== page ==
With Tribes Objecting to Horse Track Licenses, What’s Next for Minnesota Sports Betting?

With Tribes Objecting to Horse Track Licenses, What’s Next for Minnesota Sports  Betting?
Fact Checked by Thomas Leary

Ever wonder why it’s so difficult for politicians to get anything done? Take a look at Minnesota sports betting legislation.

The majority of Minnesotans and Minnesota legislators are in favor of it, and it still can’t pass. The legislative session for 2022 ended on May 23, and the latest hurdle seems to have been horse sense.

Make that horse racing sense.

A Senate committee wanted to add licenses for the state’s two horse racing tracks (Canterbury for thoroughbreds and Running Aces for harness racing) and possibly also sports teams into the gaming package. That idea died in the homestretch. 

The bill that passed the House (HF 778) would have given the state’s native tribes control over online and brick-and-mortar sports betting.

When the Senate added in the possibility of competition from racetracks and maybe the Twins, Vikings, Timberwolves, Wild, Lynx, and United FC, the tribes objected. 

At present, there is no online sports betting in Minnesota, except for horse racing.

“MIGA [Minnesota Indian Gaming Association] has consistently opposed the expansion of non-tribal commercial gaming and will continue to do so,” the letter from the tribes said.

Can Minnesota Move Past Issues in 2023?

So, where does Minnesota sports betting go from here? If you live in the southern part of the state, probably Iowa.

When the legislation comes up again in 2023, for what will be the fourth year, the same issues will remain. The Senate believes that the big players in sports betting are needed in Minnesota to provide more opportunities and a more even playing field for bettors.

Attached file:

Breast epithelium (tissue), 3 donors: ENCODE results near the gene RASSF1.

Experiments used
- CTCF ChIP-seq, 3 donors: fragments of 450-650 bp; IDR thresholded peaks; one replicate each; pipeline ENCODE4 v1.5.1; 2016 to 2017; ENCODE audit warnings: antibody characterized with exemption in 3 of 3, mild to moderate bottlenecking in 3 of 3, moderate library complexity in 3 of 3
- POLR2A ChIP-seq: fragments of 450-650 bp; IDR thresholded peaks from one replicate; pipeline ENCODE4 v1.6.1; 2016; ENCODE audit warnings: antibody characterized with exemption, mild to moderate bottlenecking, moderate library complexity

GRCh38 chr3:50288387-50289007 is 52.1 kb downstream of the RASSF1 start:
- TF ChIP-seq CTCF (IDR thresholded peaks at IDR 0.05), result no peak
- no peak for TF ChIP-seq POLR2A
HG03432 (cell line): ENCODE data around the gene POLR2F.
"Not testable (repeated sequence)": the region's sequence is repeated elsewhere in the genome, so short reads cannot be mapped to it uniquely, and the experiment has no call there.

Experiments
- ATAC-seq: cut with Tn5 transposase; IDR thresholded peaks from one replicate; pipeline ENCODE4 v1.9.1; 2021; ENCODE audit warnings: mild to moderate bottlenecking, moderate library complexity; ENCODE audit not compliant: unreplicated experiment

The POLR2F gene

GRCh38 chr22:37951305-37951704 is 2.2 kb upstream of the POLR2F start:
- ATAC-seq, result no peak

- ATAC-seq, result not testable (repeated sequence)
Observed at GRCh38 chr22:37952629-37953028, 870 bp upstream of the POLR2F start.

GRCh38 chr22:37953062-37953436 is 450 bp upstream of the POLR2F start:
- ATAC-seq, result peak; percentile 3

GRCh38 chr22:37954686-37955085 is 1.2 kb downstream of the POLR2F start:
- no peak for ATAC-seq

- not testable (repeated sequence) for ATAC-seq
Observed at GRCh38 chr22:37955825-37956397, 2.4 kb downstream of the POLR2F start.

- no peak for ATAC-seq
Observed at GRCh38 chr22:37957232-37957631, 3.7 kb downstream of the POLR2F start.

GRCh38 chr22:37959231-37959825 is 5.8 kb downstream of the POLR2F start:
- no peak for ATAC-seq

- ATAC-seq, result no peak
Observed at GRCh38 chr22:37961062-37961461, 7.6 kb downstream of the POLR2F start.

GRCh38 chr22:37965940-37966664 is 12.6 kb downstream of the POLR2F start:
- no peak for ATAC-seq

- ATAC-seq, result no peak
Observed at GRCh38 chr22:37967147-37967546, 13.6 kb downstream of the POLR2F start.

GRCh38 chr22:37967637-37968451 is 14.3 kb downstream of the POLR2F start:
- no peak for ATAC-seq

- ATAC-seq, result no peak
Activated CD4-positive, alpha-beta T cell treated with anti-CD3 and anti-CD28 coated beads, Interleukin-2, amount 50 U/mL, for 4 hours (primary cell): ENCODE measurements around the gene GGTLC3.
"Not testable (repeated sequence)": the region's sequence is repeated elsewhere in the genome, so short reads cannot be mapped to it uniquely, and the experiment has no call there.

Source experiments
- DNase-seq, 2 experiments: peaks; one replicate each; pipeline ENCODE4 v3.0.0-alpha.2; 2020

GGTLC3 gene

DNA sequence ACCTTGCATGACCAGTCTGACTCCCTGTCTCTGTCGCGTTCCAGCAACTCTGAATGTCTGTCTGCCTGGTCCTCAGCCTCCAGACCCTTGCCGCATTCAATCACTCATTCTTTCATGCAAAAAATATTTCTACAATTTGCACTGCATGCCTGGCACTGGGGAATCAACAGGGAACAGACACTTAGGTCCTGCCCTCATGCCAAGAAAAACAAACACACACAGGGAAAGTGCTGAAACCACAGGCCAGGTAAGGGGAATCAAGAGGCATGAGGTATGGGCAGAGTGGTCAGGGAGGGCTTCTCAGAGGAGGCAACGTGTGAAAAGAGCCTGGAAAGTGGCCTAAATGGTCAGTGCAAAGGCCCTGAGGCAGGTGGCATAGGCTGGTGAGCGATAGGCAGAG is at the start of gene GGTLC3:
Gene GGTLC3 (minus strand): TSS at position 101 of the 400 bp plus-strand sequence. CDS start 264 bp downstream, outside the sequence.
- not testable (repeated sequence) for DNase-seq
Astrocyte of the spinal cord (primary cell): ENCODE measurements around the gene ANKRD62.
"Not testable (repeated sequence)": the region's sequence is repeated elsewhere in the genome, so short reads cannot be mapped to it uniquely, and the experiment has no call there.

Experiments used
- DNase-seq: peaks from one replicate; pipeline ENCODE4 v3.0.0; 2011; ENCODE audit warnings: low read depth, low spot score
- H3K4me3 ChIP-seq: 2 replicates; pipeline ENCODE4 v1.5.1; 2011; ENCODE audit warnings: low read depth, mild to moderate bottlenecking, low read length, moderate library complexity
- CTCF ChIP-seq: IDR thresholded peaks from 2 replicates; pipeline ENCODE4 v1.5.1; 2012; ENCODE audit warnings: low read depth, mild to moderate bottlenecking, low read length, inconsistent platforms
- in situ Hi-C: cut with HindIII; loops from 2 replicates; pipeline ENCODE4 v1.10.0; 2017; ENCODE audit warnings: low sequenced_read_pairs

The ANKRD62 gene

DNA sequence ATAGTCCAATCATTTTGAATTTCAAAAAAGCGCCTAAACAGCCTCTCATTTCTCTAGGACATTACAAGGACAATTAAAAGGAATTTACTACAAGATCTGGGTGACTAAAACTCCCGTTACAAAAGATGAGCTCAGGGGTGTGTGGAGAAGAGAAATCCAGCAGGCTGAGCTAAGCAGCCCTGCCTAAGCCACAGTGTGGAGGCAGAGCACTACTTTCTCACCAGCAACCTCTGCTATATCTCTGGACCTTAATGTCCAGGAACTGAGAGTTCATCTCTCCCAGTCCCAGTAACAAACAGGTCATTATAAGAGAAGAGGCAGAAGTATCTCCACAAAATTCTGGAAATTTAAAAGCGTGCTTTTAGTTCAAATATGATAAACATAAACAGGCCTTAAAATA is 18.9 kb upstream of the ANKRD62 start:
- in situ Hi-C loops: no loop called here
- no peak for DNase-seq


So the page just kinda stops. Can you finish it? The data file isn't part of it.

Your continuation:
The tribes disagree. 

So far, the House and the governor are supporting the tribes. 

In the 2021 House Bill announced By Rep. Zack Stephenson from the northern Minneapolis suburbs, the 11 Minnesota tribes, who run all of the state’s 19 casinos, would each be awarded one skin (or opportunity) for an online site plus the ability to add a sportsbook to their casinos. 

It is likely, given what’s happened in other states, that the tribes would form partnerships with online specialists to run their mobile gaming.

Could New House Bill Mirror Senate’s?

Although the 2021 House Bill was bipartisan, the Democrat-Farm-Labor party controls the House and the Republicans control the Senate. If the Republicans take control of the House in the next election cycle, a bill more similar to the Senate bill is likely to gain traction. 

The tribes, however, are unlikely to support any bill that dilutes their control of Minnesota gambling. As Minnesota is running a surplus in terms of revenue, the additional tax money from sports gaming is unlikely to be as big a factor as it is in some other states. 

One other factor in play in Minnesota is that the state is not losing lots of sports betting money to neighboring states. The only neighboring state with online sports wagering is Iowa to the south. There’s no online sports betting in the Dakotas to the west or Wisconsin to the East.

Unless a special session is called, the House and Senate will reconvene on Jan. 3, 2023.



Howard Gensler
Journalist / Reporter

Howard Gensler is a veteran journalist covering the Minnesota sports betting market for MinnesotaBets.com. Before his focus on U.S. sports betting, Howard worked at the Philadelphia Daily News, TV Guide and the Philadelphia Inquirer. Howard is also a founding editor of bettorsinsider.com.